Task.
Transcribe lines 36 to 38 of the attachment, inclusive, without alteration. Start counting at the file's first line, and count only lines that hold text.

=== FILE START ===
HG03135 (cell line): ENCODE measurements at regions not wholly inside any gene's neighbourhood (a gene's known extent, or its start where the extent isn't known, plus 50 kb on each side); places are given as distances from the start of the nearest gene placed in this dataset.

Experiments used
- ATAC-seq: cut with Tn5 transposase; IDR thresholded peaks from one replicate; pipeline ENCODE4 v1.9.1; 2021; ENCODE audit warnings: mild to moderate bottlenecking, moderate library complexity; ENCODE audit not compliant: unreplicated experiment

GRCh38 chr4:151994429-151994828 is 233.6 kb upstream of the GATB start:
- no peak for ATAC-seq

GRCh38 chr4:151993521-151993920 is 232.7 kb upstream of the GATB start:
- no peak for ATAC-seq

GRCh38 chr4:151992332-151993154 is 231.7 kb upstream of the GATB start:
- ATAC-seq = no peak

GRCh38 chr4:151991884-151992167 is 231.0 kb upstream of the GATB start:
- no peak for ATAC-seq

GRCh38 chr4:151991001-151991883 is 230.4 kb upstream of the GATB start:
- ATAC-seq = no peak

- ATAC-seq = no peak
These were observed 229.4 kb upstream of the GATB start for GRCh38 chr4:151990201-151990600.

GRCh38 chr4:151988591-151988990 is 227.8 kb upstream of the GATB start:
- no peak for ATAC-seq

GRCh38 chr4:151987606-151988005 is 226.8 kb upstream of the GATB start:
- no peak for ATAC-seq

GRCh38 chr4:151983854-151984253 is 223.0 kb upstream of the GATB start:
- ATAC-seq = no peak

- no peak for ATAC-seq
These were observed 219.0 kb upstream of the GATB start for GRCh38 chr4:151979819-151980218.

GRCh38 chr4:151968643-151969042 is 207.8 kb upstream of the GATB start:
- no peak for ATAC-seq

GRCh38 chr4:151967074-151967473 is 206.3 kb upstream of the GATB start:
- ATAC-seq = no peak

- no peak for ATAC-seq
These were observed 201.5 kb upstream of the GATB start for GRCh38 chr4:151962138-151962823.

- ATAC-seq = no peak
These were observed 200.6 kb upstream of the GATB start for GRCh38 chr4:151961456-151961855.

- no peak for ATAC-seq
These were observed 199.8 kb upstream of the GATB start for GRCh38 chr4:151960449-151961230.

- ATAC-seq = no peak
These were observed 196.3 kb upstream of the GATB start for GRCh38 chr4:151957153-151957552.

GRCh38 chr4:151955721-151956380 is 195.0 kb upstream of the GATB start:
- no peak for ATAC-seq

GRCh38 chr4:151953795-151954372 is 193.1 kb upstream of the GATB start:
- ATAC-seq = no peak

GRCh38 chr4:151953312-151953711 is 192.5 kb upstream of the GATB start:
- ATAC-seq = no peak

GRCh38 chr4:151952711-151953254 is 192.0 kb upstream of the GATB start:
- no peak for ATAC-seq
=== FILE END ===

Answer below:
GRCh38 chr4:151955721-151956380 is 195.0 kb upstream of the GATB start:
- no peak for ATAC-seq

GRCh38 chr4:151953795-151954372 is 193.1 kb upstream of the GATB start: